Phillippe Diederich, UNG Visiting Author, talks Cuba, immigration and the art of writing

Current events often inspire art, and life experiences produce compelling stories that others can relate to.

This was the case for UNG Visiting Author and Phillippe Diederich, a Haitian-American born in the Dominican Republic who grew up in Mexico City and Miami. Diederich was also a featured author at the Dahlonega Literary Festival this past March.

Phillippe Diederich speaks at UNG Dahlonega. (Photo by Megan Broome)

The author of two novels, “Sofrito” and “Playing for the Devil’s Fire,” Diederich harnessed his experience moving to the United States at age 15 and work as a photojournalist to create captivating stories that focus on culture, immigration and socioeconomics.

“Sofrito,” Diederich’s first novel, is about a man who tries to save his failing restaurant by travelling to Cuba to steal a secret chicken recipe from a restaurant in Havana.

Inspiration for this novel stemmed from Diederich’s experience in Cuba in 1992 as a photojournalist.

“‘Sofrito’ was also very close to my heart when I did it because I was very nostalgic for Cuba. The story came from knowing that I wasn’t going to go back for a while,” Diederich said.

Diederich’s second novel, “Playing for the Devil’s Fire,” follows 13-year-old Boli and his friends in a tiny valley west of Mexico City.

Diederich said the inspiration came from his own childhood, when he would spend time with his friends.

“We had kind of the run of the neighborhood,” Diederich said.

Moving to Miami with his family at age 15, Diederich’s image of the United States stemmed from popular culture. However, his experience once living here proved different than expected.

“I read a lot of Archie comic books when I was young, and I thought life was going to be like in an Archie comic book where I’d have a group of friends, we’d hang out at the soda fountain and go skiing in the winter and go to the beach in the summer. It was not like that,” Diederich said.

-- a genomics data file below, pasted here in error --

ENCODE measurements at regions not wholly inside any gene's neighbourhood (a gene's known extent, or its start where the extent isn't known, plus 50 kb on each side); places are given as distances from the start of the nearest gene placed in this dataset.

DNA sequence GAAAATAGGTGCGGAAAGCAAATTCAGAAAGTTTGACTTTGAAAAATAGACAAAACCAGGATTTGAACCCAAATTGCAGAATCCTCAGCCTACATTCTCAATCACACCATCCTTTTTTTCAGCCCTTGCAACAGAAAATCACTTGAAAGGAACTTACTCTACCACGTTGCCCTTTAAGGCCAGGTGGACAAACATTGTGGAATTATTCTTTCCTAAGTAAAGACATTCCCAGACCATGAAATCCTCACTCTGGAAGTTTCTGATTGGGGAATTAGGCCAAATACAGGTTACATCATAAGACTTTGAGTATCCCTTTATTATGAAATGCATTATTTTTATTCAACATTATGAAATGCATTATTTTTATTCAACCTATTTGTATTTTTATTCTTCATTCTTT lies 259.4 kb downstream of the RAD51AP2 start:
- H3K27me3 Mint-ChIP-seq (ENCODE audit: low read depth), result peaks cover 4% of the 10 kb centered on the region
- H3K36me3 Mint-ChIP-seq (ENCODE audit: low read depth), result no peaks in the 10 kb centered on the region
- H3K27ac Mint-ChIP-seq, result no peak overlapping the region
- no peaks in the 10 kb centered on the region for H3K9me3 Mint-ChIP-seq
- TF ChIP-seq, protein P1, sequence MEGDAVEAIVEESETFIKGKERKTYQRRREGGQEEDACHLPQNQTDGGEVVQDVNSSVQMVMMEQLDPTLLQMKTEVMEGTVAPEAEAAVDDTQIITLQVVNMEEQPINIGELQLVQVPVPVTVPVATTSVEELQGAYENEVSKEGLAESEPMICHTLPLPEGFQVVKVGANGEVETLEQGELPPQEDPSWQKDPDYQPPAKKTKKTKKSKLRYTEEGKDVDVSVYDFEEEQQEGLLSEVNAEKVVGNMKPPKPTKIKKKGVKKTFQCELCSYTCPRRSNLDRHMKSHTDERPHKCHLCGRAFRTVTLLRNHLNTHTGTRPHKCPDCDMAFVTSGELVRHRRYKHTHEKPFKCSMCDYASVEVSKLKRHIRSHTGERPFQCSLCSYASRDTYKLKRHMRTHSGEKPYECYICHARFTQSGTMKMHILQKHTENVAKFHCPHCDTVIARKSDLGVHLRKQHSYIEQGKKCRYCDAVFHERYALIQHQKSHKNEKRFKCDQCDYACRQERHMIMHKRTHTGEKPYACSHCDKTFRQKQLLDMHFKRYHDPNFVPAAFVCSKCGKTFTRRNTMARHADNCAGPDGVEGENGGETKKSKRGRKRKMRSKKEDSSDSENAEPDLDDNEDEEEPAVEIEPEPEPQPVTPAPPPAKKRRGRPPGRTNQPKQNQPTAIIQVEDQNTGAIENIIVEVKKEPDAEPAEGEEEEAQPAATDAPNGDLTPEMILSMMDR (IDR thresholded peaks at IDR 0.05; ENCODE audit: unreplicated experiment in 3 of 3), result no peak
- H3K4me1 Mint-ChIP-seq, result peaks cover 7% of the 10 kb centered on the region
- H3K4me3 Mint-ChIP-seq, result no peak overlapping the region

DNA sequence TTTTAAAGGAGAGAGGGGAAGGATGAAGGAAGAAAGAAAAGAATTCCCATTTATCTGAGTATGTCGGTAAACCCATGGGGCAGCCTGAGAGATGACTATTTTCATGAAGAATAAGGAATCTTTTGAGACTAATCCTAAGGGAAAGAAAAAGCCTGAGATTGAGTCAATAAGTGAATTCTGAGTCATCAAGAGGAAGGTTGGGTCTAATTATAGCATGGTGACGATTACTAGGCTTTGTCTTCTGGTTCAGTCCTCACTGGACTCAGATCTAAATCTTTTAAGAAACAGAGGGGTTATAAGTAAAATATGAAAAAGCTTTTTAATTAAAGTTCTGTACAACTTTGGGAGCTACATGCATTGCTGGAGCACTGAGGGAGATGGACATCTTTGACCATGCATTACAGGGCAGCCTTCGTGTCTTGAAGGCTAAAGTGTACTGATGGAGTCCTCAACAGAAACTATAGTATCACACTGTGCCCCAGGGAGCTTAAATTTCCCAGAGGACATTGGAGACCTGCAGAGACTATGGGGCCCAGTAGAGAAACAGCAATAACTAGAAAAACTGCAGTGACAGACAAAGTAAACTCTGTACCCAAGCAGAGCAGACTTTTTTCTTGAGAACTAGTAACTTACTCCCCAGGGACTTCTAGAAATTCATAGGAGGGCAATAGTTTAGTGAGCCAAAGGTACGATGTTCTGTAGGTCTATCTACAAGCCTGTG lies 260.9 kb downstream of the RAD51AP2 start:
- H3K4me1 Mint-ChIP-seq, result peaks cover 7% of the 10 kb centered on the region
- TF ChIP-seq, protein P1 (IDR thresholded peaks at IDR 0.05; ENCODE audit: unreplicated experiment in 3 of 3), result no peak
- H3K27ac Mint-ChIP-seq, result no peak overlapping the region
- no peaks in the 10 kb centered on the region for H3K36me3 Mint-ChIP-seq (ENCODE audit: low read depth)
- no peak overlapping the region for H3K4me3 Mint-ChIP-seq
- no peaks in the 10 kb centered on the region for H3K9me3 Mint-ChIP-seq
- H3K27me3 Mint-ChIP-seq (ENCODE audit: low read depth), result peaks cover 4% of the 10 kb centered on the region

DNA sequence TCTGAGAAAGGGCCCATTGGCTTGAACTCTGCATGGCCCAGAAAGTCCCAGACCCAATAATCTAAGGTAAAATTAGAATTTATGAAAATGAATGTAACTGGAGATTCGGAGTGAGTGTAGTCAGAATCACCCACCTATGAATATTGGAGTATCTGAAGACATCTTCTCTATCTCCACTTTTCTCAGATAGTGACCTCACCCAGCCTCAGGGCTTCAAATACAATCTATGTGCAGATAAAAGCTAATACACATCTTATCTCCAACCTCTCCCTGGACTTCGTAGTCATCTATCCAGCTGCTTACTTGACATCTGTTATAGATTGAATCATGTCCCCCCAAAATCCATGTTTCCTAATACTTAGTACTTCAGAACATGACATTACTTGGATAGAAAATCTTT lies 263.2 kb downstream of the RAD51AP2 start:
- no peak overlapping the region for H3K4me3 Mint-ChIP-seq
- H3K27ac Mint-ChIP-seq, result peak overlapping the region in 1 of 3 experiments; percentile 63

Living in Miami, Diederich witnessed the divisions and prejudices present in the United States, with diversity groups staying to themselves and not interacting with others.

“I didn’t make a friend for six months,” Diederich said.

Expectations are often different from reality, and this was also true for Diederich’s experiences in Cuba as a journalist.

“I heard all the propaganda in the states about Cuba and from Cuban Americans, so I was pretty scared about going,” Diederich said. “Really what I found was that everybody was very pleasant and very human.”

Diederich explained how he grew to love Cuba and would visit often.

“My experiences in Cuba were really always great. So, for the next, probably almost a decade, I would go to Cuba maybe once or twice a year for work,” Diederich said.

“I was there when they legalized the use of the dollar. The exchange of the dollar. The opening of the small businesses. Most of them were economic changes,” Diederich said.

These are some of the ways his life inspired art, and Diederich expressed his enthusiasm for having a compelling story to tell for “Sofrito.”